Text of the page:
Sunday, February 11, 2018

ASPIRATIONS OF A YOUNG MAN

By the time that we first read of God speaking directly to Moses, Moses was no longer young. In fact, he could already be called an old man. He was fully eighty years old when the Lord God called him from his life of tending sheep; and the manner in which God called him was designed to awaken Moses out of forty years of the slumber.

Moses had been living a quiet life in the country. We know very little of this forty-year period of his life, but they seem to have been years in which he did little more than caring for the flock of sheep and goats of his father-in-law.

When God appeared to Moses, he did not do so in a dream. Moses may have dismissed a strange dream as simply the result of some undercooked mutton that he had eaten. Rather than this, so that there would be no misunderstanding of the certainty of the calling, the Lord appeared to Moses in a way that he would not be able to forget. God spoke to him from a blazing fire in the midst of a bush.


At the time, the old man was merely walking along in the wilderness, tending to his goats. As he walked, he saw a bush that had caught on fire for no reason that was immediately apparent. This alone may have been unusual enough, but to his amazement, he saw that although the bush was burning with a bright flame, the foliage itself seemed not to be consumed in the fire. This unexplainable event was marvelous enough that it caused Moses to stop and investigate this phenomenon. 

The Calling

God had gotten his attention. When Moses approached the bush, God addressed him by name. “Moses, Moses.”

When Moses heard his name being called from the midst of a burning bush, it seems that he may have immediately supposed that it must be the voice of God that was calling him—but perhaps he did not. The account tells us that it was when God told him that it was he, the God of Abraham, Isaac and Jacob who was speaking, it was only then that “Moses hid his face, for he was afraid to look at God” (Exodus 3:6).

But the fact that whether or not Moses first realized it was God who was speaking is not really important, for he surely realized it now. God had also told Moses, “Do not come near here; remove your sandals from your feet, for the place on which you are standing is holy ground” (Exodus 3:5 NAS).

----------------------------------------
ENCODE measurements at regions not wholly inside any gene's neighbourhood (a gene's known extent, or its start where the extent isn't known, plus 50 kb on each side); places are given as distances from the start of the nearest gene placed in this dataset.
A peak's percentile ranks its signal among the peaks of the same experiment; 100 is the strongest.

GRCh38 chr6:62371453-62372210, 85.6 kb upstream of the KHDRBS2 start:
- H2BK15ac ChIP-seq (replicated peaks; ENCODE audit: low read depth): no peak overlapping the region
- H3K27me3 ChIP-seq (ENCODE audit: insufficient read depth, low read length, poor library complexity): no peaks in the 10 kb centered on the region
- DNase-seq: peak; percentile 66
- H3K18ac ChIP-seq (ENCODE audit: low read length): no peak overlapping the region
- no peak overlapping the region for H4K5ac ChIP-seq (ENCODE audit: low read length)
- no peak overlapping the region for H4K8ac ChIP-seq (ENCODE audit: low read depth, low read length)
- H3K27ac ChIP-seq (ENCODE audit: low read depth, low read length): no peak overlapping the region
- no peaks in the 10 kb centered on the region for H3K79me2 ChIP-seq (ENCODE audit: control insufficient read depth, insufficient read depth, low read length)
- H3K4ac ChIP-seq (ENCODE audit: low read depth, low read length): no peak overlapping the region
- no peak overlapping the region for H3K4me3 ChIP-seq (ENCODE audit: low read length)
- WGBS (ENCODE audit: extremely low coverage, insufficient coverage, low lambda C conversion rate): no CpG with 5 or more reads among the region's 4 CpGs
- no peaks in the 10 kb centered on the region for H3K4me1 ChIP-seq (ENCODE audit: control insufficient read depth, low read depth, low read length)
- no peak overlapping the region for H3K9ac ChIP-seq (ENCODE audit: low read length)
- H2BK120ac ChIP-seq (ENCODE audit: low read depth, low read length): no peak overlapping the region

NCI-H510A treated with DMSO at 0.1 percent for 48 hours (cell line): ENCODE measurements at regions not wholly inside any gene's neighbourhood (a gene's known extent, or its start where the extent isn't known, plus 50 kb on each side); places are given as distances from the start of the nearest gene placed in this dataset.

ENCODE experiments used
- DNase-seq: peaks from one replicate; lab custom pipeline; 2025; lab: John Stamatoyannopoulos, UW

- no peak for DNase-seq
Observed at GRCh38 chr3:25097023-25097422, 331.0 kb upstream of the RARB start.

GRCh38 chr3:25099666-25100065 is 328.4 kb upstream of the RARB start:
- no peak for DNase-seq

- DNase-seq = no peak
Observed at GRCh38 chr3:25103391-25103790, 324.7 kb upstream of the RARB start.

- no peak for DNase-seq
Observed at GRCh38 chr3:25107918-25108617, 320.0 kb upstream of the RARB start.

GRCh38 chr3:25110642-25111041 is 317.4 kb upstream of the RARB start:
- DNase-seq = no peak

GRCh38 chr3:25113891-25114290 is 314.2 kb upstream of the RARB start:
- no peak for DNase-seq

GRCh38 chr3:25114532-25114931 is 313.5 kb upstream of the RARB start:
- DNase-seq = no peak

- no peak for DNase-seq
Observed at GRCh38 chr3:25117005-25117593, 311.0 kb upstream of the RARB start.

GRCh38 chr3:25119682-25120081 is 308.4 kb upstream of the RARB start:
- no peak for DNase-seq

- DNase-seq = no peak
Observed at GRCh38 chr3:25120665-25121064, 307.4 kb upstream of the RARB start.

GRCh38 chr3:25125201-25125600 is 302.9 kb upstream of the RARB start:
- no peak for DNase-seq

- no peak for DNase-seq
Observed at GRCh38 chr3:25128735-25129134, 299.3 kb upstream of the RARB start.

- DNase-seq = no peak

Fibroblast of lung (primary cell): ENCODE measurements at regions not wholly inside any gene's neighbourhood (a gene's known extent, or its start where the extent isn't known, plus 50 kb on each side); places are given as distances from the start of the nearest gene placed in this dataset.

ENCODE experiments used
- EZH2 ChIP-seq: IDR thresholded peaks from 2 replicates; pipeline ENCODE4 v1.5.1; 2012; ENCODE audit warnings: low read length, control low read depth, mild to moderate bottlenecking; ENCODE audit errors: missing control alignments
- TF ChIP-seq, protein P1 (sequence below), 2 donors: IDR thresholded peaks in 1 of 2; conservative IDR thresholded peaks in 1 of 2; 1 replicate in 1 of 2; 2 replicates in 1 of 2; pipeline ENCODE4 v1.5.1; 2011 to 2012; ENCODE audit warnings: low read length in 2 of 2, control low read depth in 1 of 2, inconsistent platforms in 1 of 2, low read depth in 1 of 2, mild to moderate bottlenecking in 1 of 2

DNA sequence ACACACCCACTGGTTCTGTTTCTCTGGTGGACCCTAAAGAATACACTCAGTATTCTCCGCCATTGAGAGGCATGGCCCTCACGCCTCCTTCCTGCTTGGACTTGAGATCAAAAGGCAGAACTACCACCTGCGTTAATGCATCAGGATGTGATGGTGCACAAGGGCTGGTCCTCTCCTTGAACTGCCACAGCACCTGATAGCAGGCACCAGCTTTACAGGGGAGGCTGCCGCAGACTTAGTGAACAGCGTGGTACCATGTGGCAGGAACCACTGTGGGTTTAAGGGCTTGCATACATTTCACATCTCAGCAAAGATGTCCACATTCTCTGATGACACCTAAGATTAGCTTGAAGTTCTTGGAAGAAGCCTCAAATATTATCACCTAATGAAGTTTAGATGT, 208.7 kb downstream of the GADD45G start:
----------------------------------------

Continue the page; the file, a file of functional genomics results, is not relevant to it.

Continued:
God then proceeded to tell Moses the reason for this meeting. The Lord said to him: 

I have surely seen the affliction of My people who are in Egypt, and have given heed to their cry because of their taskmasters, for I am aware of their sufferings. So I have come down to deliver them from the power of the Egyptians...

Now, behold, the cry of the sons of Israel has come to Me; furthermore, I have seen the oppression with which the Egyptians are oppressing them.

Therefore, come now, and I will send you to Pharaoh, so that you may bring My people, the sons of Israel, out of Egypt. (Exodus 3:7-10 NAS)

Moses was to be the man through whom God would deliver the children of Israel from the bonds of slavery in Egypt.

But Moses hesitated and even argued with God. 

The Aspirations of a Young Man, and the Despondency of an Old One

“Perhaps at one time I would have considered myself up for the job,” Moses thought, “but not now.

“When I was a younger man, I dreamed of being the one who would liberate my people. I felt that I was a leader. I was spared by the hand of God from being murdered as an infant by the Pharaoh, as were the rest of the male children of my people. It was even Pharaoh’s own daughter who rescued me from the basket in the Nile River and raised me in her home.

“I thought that perhaps God had preserved me for the purpose of delivering my true people. My whole childhood seemed especially preordained to prepare me for that role. By a miraculous twist of fate, I was even raised and educated in the house of Pharaoh, the man whose edict would have killed me. All these things made me feel I was set apart for a special purpose.

“But that was long ago. I tried to show my people that I was ready to be their leader. I visited them at their work and homes. When I saw one of my Hebrew brothers being beaten by an Egyptian taskmaster, I defended the Israelite and slew the Egyptian.

“I actually thought that my people would rally behind me and that I could begin a movement of liberation that would eventually bring them out of the heavy yoke of slavery. Instead, the Israelites turned against me. In addition, although I had tried to conceal what I had done to the Egyptian taskmaster, Pharaoh found out about the murder and I had to flee for my life.

“It almost seems like another life. It was forty years ago. I once dreamed of being a great leader of my people, but no more.

“I have a peaceful life here in Midian. I have a wife and a family. I am far from Egypt not only in distance, but also far from the struggles and troubles there. Those ambitious dreams of my youth are now gone. I am just a shepherd.